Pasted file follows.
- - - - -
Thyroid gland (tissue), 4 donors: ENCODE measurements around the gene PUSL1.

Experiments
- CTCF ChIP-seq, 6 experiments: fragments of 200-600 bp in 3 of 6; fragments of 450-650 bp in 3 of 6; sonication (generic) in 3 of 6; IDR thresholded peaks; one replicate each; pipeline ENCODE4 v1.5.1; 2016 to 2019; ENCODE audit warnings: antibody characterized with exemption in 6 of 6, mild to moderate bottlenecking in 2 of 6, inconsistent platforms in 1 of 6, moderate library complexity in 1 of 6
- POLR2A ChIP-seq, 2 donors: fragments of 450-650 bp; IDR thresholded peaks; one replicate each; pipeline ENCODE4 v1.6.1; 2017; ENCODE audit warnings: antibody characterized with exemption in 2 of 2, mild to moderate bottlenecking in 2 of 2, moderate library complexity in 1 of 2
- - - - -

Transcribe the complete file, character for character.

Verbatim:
Thyroid gland (tissue), 4 donors: ENCODE measurements around the gene PUSL1.

Experiments
- CTCF ChIP-seq, 6 experiments: fragments of 200-600 bp in 3 of 6; fragments of 450-650 bp in 3 of 6; sonication (generic) in 3 of 6; IDR thresholded peaks; one replicate each; pipeline ENCODE4 v1.5.1; 2016 to 2019; ENCODE audit warnings: antibody characterized with exemption in 6 of 6, mild to moderate bottlenecking in 2 of 6, inconsistent platforms in 1 of 6, moderate library complexity in 1 of 6
- POLR2A ChIP-seq, 2 donors: fragments of 450-650 bp; IDR thresholded peaks; one replicate each; pipeline ENCODE4 v1.6.1; 2017; ENCODE audit warnings: antibody characterized with exemption in 2 of 2, mild to moderate bottlenecking in 2 of 2, moderate library complexity in 1 of 2